Most of the papers name Labour's former Foreign Secretary, Margaret Beckett, as the bookies' favourite to be the next Speaker of the Hous of Commons.
the Guardian declares that there are only two "plausible" candidates
- the Conservative backbenchers, Sir George Young and John Bercow.
The Daily Mail columnist Melanie Phillips opts for Anne Widdecombe.
This is because she is "squeaky-clean" and widely admired by the public for her "independence, integrity and courage".
The Independent is fiercely critical of the Foreign Office
following the deaths of the two British security guards who were kidnapped in Iraq.
The paper believes the situation has been "mishandled" and suggests the media blackout on the hostage crisis was "misguided".
It argues public appeals about such cases can apply "valuable pressure".
But writing in
the Guardian, former hostage Terry Waite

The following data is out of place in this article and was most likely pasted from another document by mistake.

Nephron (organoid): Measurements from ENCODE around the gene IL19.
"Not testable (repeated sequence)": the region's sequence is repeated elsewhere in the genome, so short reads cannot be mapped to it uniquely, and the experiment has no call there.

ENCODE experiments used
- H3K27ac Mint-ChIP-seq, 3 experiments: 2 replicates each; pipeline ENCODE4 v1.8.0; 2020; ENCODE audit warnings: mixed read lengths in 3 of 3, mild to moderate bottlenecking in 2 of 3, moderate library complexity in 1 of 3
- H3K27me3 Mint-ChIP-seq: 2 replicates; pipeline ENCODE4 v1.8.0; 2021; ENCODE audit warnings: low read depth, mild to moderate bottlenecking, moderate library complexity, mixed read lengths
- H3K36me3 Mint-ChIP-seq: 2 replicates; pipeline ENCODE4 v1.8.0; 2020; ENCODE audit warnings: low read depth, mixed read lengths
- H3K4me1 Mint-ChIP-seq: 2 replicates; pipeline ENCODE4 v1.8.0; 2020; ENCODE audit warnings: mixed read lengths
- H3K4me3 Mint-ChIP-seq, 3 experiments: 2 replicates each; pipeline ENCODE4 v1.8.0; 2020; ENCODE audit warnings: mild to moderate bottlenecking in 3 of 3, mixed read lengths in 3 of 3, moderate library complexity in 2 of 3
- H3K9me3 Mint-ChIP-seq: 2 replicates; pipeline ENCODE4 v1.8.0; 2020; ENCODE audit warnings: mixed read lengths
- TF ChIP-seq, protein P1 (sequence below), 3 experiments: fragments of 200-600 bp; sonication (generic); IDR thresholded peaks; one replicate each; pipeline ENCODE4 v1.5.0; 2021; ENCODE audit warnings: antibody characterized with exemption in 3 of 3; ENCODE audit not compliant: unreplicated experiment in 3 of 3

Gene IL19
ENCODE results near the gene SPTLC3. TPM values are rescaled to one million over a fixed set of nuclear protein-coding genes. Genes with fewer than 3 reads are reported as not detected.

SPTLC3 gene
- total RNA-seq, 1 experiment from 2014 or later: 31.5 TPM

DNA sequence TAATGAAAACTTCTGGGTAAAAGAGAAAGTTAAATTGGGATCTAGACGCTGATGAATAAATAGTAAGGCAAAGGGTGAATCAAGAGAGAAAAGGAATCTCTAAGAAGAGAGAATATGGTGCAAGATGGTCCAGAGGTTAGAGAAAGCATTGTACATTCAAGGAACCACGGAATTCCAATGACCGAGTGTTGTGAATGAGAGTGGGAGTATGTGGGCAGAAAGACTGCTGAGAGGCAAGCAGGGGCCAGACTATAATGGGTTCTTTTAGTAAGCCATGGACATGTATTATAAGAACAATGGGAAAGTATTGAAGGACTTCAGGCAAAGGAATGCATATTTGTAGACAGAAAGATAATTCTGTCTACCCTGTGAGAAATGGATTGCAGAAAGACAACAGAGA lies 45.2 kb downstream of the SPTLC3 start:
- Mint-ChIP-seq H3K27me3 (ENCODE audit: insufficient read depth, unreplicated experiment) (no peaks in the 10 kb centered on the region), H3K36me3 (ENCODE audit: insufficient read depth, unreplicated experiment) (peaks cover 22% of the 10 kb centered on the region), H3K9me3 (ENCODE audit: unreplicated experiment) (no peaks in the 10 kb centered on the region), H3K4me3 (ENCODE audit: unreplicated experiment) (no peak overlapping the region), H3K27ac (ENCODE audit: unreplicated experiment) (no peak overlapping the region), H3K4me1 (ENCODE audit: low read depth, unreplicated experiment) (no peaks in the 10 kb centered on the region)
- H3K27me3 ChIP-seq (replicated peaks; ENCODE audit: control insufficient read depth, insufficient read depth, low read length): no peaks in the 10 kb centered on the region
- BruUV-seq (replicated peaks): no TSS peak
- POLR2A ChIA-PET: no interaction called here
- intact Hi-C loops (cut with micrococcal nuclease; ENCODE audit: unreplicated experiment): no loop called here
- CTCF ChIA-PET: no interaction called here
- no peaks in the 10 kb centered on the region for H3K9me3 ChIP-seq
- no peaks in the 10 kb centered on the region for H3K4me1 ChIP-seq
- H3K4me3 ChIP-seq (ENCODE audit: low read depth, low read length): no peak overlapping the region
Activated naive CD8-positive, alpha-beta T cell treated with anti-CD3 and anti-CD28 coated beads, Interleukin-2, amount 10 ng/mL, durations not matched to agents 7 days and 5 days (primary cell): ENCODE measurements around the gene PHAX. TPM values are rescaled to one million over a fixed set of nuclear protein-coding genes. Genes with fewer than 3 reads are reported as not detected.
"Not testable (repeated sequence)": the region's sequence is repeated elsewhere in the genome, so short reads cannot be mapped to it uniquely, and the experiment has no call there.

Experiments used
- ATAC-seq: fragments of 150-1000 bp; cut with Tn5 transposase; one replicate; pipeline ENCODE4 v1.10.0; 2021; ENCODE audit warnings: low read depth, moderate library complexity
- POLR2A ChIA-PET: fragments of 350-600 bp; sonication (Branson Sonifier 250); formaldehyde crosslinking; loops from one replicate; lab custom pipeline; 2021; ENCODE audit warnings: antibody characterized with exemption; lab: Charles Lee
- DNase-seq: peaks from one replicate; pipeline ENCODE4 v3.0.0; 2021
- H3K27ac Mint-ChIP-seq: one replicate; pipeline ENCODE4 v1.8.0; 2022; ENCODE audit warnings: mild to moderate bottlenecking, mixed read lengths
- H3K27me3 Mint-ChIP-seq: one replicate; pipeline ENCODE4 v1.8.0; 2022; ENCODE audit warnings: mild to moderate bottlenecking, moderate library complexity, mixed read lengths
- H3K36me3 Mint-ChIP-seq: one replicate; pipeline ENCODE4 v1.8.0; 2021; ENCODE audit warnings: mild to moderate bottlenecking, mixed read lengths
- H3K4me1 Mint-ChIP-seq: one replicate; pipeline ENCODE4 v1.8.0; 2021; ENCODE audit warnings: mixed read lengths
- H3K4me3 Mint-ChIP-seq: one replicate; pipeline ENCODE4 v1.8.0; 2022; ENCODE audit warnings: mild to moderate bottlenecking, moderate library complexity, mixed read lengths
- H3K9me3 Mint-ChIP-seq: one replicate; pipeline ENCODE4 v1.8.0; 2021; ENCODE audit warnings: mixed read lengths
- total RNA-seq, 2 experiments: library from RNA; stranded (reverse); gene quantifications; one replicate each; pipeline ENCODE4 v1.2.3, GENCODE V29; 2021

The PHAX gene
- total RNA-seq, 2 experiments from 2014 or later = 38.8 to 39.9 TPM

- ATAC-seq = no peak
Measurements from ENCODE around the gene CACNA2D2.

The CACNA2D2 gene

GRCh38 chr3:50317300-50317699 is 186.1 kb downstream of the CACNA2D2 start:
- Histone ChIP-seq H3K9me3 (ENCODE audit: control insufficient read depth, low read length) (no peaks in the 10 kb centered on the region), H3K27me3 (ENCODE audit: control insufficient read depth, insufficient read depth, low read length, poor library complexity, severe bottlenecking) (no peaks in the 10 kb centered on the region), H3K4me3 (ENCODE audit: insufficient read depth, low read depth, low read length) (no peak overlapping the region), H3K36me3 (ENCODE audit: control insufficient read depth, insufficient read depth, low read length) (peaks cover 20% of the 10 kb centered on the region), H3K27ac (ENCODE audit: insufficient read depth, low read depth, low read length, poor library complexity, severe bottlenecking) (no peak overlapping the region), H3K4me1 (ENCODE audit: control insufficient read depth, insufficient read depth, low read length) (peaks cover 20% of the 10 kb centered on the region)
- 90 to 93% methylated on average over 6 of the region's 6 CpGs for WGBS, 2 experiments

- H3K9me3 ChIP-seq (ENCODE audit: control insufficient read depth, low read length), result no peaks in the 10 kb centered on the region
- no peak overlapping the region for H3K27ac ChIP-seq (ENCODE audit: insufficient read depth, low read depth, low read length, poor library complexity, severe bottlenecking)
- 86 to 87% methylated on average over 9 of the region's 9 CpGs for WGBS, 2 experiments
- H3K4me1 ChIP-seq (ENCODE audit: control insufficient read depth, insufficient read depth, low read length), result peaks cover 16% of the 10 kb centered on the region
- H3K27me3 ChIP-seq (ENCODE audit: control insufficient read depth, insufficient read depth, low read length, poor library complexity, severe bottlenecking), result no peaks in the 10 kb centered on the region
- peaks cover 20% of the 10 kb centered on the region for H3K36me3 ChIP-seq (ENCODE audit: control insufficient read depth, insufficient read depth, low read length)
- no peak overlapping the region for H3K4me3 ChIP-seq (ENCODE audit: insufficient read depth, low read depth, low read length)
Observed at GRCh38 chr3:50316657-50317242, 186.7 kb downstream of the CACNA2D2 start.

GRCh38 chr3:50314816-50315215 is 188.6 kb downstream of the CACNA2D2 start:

says it is unlikely a public campaign will help.
Eyewitness reports and interviews from
Saturday's unrest in Tehran feature in some papers, including the Times.
One man tells the paper he walked over the injured and the dead, and that he would never "forget" or "forgive".
Another eyewitness despatch in the
Guardian describes how a woman was beaten by anti-riot police.
The Financial Times says the Royal Bank of Scotland
- 70% owned by the taxpayer - is to announce a pay package for its chief executive that could total £9.6m.
As Wimbledon begins,
the Daily Star says Andy Murray is a hero for British tennis fans
- for now, at least.
The paper reports fans saying the tennis ace will be classed as British if he wins, but Scottish if he loses.
And former Formula 1 champion
Michael Schumacher has been named as the Stig on the BBC's Top Gear programme, as covered by the Daily Express.
But the "revelation" seems to be a bit of a joke, as was conceded by host Jeremy Clarkson at the end of the show.